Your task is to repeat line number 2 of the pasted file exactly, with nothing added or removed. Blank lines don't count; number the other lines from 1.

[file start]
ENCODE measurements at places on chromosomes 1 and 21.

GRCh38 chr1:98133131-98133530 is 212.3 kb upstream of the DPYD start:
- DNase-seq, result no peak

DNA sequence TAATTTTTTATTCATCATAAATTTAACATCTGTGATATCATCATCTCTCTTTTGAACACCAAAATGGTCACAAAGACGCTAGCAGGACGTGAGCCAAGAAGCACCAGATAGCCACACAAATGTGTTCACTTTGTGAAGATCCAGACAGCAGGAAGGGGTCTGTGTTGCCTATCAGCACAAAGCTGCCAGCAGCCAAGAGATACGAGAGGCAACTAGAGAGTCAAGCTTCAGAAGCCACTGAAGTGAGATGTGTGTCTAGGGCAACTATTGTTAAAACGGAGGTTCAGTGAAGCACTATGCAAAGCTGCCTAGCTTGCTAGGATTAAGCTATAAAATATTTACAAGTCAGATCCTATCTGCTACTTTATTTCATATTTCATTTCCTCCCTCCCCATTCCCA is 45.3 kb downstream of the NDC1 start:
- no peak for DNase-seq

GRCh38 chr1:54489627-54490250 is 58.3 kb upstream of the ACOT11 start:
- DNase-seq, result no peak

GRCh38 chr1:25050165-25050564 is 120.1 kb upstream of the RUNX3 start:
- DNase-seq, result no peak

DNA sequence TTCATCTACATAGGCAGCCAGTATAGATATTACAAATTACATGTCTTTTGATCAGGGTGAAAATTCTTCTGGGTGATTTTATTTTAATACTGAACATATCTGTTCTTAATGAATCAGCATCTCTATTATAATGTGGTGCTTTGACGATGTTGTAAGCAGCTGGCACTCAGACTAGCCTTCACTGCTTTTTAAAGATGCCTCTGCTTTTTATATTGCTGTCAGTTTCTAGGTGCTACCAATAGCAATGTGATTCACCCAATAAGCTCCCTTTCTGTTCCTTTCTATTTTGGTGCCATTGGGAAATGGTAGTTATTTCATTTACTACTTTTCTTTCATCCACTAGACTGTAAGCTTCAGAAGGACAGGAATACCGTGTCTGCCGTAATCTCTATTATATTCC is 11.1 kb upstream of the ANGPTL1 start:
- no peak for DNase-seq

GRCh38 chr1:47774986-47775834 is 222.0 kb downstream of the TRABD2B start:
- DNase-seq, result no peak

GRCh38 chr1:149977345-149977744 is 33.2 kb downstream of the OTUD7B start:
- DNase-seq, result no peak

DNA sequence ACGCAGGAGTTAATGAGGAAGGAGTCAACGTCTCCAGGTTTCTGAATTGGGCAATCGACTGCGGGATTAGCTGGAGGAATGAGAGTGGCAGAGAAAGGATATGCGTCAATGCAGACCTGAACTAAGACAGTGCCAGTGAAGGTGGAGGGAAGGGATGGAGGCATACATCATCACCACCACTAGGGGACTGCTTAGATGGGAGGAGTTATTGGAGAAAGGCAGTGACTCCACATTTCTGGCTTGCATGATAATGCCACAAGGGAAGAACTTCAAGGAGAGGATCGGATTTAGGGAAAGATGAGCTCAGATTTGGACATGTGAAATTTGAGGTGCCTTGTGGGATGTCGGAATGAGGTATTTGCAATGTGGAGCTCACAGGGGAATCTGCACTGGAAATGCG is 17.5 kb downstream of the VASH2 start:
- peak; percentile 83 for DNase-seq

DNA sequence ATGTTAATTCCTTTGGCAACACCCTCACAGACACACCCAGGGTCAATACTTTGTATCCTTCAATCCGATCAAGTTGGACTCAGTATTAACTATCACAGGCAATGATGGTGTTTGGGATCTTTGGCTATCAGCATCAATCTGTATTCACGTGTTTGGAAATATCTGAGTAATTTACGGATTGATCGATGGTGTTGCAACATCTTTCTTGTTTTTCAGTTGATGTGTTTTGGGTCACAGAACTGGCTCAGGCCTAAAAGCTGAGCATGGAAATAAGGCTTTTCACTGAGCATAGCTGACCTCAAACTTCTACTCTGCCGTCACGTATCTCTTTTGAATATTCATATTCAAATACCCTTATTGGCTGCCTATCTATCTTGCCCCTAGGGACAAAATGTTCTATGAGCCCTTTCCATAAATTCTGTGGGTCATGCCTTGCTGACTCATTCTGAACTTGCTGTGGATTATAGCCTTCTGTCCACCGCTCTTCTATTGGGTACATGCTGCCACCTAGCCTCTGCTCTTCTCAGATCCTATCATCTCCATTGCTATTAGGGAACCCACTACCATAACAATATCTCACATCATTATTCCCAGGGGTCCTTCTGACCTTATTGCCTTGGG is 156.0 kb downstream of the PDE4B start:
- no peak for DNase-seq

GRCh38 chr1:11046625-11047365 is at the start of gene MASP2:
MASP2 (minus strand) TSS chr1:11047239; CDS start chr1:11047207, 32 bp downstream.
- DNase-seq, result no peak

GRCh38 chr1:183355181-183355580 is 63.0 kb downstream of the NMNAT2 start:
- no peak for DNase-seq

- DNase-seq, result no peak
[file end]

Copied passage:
GRCh38 chr1:98133131-98133530 is 212.3 kb upstream of the DPYD start: